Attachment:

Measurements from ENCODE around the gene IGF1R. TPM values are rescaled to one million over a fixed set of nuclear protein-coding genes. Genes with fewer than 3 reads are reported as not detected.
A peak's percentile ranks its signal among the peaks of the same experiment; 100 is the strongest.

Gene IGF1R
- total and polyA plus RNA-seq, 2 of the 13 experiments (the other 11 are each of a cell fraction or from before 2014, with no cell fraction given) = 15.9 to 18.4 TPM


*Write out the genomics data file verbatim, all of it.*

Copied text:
Measurements from ENCODE around the gene IGF1R. TPM values are rescaled to one million over a fixed set of nuclear protein-coding genes. Genes with fewer than 3 reads are reported as not detected.
A peak's percentile ranks its signal among the peaks of the same experiment; 100 is the strongest.

Gene IGF1R
- total and polyA plus RNA-seq, 2 of the 13 experiments (the other 11 are each of a cell fraction or from before 2014, with no cell fraction given) = 15.9 to 18.4 TPM